FIG. 3 is Ia side vie-w of a sleeve type pipe joint.
FIG. 4 is an enlarged sectional view taken substantially on the line 4 4 of IFIG. 3.
FIG. 5 is a side view of a modified bell and spigot type pipe joint.
FIG. 6 is an enlarged sectional view tak-en substantially on the line 6-6 of FIG. 5.
FIG. 7 is a side view of one form of my improved pipe joint.
lFIG. 8 is an enlarged sectional view taken substantially on the line 8 8 of FIG. 7.
FIG. 9 is an enlarged sectional view similar to FIG. S, showing a modified form of my improved pipe joint.
In the drawings, wherein for the purpose of illustration are shown preferred and modified embodiments of the invention, and wherein similar reference characters designate corresponding parts throughout the several views, the letter A may generally designate the bell and spigot joint shown in FIGS. 1 and 2; B the sleeve joint shown in FIGS. 3 and 4; C the modified bell and spigot joint shown in FIGS. 5 and 6; D the improved joint as shown in FIGS. 7 and 8; and E the modi-lied joint as shown in FIG. 9.
In describing the invention, l have found it convenient to specify certain numbers and types of laminates for each article which is to be joined. However, it is obvious that the invention is limited neither to a specific number of laminates, nor to the particular materials of which the laminates may be formed. Likewise, since the invention 3,388,932 Patented .lune 18, 1968 was primarily developed in connection with pipe joints, the `description of the same will be specifically directed to pipe joints. However, it is obvious that my improved joint for laminated articles may be utilized for joining together laminated articles other than pipe.
AEach of the forms A, B, C, D and E include the joining of a pipe 20 to a pipe 21, each pipe 20 and 21 having a body portion 23 including an inner laminate layer 24 of plastic resin which forms the interior surface 25 of the inner diameter of the pipe; a laminate layer 26 of Ifilament wound glass fibers adjacent laminate layer 25; a laminate layer 27 of plastic resin adjacent laminate layer 26; a laminate layer 2-8 of -filament wound glass iibers adjacent laminate layer I27; a laminate layer 29 of plastic resin adjacent laminate layer 28; a laminate layer 30 of filament wound glass fibers adjacent laminate layer 29; a laminate layer 31 of plastic resin adjacent laminate layer 30; a laminate laye-r 32 of filament wound glass -fibers adjacent laminate layer .31; and a laminate layer 33 of plastic resin adjacent laminate layer 3:2, which laminate layer `33 forms the exterior surface 35 of lthe outer diameter of the pipe.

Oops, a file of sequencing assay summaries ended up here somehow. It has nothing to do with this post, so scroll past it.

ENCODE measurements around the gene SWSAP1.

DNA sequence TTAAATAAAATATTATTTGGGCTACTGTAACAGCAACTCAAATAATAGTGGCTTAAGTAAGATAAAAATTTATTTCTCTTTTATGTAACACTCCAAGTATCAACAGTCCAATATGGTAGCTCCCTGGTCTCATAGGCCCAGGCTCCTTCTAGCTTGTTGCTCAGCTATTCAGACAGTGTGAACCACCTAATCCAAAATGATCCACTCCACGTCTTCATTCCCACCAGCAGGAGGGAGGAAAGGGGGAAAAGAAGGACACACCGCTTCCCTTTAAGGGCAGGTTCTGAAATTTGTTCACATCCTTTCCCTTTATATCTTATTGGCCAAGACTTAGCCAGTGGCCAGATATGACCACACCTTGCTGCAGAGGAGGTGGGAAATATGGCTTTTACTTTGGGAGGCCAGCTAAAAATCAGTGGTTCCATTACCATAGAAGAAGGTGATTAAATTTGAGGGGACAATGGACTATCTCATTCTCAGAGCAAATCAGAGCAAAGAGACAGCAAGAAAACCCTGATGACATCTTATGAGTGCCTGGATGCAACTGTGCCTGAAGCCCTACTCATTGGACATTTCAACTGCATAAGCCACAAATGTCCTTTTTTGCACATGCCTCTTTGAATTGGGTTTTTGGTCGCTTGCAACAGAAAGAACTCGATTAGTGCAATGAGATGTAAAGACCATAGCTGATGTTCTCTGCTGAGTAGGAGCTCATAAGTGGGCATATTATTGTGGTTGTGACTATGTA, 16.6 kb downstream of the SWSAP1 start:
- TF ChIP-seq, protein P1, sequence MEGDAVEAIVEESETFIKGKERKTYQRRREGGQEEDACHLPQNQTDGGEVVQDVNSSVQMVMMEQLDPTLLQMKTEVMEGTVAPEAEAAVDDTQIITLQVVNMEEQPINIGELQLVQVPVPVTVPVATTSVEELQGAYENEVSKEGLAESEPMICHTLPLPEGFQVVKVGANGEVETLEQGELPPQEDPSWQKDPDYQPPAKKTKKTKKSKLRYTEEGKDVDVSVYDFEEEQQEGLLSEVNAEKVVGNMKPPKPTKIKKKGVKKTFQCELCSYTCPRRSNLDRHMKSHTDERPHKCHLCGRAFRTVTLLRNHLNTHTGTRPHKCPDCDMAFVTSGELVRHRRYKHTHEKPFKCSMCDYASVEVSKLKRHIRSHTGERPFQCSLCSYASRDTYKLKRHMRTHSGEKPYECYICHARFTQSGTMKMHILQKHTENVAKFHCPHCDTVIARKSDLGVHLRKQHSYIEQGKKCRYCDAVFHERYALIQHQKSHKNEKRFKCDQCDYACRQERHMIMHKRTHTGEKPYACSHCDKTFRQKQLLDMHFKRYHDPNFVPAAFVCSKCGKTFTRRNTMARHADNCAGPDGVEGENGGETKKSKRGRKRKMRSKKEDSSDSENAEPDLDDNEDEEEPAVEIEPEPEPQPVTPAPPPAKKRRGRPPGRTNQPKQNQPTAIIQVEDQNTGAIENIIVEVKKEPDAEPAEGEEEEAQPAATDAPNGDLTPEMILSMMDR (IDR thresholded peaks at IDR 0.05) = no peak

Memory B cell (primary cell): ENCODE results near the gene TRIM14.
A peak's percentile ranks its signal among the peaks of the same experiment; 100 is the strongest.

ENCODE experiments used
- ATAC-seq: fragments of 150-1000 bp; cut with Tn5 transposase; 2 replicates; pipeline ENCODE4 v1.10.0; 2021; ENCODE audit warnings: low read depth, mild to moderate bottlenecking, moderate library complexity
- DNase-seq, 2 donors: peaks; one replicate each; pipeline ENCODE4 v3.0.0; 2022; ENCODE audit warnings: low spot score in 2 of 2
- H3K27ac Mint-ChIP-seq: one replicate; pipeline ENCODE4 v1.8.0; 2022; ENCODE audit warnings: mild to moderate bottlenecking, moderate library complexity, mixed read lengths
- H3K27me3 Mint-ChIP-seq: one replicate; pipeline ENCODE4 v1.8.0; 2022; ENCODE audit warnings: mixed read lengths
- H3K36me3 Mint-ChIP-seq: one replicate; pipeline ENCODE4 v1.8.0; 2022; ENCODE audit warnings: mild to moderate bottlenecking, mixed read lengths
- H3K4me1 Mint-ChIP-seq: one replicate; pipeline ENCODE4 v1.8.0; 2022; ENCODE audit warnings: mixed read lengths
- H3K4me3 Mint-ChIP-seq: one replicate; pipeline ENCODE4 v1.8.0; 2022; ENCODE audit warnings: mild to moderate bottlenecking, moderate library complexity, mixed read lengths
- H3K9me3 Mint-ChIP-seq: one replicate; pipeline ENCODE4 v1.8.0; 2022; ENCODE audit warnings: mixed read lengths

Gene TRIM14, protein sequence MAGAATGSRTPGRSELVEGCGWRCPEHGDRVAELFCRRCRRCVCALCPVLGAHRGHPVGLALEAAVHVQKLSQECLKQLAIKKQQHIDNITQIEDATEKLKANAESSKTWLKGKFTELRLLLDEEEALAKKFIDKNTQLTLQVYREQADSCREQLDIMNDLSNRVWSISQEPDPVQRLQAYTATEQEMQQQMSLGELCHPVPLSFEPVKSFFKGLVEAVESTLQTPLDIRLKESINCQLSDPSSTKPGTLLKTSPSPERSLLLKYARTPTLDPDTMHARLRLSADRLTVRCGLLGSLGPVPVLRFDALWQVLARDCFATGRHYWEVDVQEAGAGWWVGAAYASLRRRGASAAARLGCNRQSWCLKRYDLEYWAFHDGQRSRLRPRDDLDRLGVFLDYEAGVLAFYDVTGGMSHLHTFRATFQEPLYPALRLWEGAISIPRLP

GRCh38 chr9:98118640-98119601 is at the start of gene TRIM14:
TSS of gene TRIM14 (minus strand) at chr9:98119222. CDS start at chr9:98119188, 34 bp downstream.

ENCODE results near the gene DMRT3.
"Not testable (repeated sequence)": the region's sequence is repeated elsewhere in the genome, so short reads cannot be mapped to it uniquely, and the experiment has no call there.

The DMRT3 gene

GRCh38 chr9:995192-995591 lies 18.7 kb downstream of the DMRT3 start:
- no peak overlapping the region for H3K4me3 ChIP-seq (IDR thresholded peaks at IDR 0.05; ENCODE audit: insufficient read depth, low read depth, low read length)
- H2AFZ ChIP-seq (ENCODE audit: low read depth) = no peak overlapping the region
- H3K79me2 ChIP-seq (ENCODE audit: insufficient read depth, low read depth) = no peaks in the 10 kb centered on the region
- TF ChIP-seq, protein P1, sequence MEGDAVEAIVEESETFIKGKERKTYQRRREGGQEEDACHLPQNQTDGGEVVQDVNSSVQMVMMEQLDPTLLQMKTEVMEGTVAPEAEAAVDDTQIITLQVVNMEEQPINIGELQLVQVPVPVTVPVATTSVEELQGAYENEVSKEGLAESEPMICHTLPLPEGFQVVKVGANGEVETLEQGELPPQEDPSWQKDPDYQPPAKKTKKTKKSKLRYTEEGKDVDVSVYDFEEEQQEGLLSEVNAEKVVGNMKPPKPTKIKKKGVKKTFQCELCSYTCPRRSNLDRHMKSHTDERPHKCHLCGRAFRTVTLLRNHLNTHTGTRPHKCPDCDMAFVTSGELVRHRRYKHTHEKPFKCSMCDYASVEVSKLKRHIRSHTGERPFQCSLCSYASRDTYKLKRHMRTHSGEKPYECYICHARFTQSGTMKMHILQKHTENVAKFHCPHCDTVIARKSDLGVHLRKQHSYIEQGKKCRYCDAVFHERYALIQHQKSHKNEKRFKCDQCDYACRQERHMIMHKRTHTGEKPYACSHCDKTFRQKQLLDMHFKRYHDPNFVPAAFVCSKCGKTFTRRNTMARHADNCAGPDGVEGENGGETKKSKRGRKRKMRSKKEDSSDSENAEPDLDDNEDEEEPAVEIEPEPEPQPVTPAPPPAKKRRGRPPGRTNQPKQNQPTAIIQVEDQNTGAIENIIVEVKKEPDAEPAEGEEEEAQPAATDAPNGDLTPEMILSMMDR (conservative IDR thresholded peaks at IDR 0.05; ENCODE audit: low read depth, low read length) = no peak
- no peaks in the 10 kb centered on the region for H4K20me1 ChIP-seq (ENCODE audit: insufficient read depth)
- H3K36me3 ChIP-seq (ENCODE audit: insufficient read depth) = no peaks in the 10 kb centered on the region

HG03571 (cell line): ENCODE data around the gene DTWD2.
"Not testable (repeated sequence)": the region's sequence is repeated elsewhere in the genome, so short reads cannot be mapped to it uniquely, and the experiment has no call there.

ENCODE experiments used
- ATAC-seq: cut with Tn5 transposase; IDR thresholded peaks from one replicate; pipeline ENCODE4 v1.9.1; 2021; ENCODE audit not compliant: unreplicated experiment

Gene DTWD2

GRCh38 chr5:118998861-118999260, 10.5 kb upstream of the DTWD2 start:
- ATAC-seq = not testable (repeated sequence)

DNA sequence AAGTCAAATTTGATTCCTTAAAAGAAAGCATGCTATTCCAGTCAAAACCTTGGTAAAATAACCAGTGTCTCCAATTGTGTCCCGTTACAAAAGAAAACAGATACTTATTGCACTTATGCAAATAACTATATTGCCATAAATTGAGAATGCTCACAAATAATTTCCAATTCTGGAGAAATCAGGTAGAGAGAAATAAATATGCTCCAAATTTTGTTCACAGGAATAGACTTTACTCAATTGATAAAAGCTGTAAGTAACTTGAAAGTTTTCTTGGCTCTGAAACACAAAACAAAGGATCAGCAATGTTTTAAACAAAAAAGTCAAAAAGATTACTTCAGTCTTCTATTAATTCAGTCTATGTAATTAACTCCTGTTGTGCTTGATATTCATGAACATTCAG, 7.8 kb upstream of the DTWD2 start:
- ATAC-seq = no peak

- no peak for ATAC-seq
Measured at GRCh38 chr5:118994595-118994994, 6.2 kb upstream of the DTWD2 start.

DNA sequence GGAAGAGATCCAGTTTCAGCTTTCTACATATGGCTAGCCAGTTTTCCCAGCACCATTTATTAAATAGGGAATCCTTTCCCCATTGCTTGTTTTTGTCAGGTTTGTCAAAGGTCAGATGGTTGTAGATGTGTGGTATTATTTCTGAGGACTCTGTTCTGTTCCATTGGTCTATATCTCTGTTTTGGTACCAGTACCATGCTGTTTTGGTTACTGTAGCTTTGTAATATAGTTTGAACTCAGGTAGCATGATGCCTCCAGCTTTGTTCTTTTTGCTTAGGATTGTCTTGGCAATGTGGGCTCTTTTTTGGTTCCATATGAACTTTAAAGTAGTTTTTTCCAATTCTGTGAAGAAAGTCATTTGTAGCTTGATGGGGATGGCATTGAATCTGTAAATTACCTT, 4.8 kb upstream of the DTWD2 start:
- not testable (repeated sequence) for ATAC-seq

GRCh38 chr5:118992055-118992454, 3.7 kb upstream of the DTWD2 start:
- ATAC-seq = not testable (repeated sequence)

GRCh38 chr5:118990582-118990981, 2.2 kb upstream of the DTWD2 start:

-In form A, pipes 20 and 2'1 are illustrative of pipe lengths which are to be joined together, a bell '37 being shown on pipe 20 to form the female end thereof, and a spigot 38 being shown on pipe 21 to form the male butt end thereof which mates with bell 37 of pipe 201.
In the formation of body 23 into a bell 37, it will be noted that the laminate layers 24 and 26-33 thereof are angled ybetween areas 39 and 40, the filament wound glass fibers being forced to follow a change of direction in plane between these areas 39 and 40. As a result, when a longitudinal stress is placed on such bell and spigot joint, the joint will hinge at the areas 39 and 40, crushing the plastic resin at these areas, which causes the joint to leak or weep. This type of joint does not permit the filament wound glass fibers to absorb the longitudinal 4stress in uninterrupted tension.
The conventional mode of joining spigot 38 to bell 37 is by an adhesive 41 distributed Ialong mating portions thereof. Adhesive 41 may be an epoxy resin or other suitable adhesive for cementing the pipe ends together.
11n form B, pipes 20 and 21 are shown as being joined together by a sleeve 43 which may [comprise a body portion `44 formed of laminated layers identical to those of pipes 20 yand 21. Pipes 20 and 21 are shown as being joined to sleeve -43 by an adhesive 45 which may comprise an epoxy resin or other suitable adhesive for ce menting pipe ends together.
In form B, it will be noted that the entire strength of the joint is dependent upon the plastic resin layers 33 of each pipe 20 and 21, and the plastic resin layer 24 of sleeve 43. Subjecting this joint to normal stress would cause failure of plastic resin layer 33 of pipe 20, layer 33 of pipe 2'1, and/0r layer 24 of sleeve 43.
As a matter of fact, optimum design of laminated plastic pipe is so that each length thereof has a male end and a female end. A number of lengths of pipe may be thus consecutively mated in c-onstruction of a pipe line. Laminated plastic pipe would thus not usually have a joint as shown in form B, but it was deemed desirable to show the same in order to indicate the problems encountered in the use of sleeve type joints of this nature.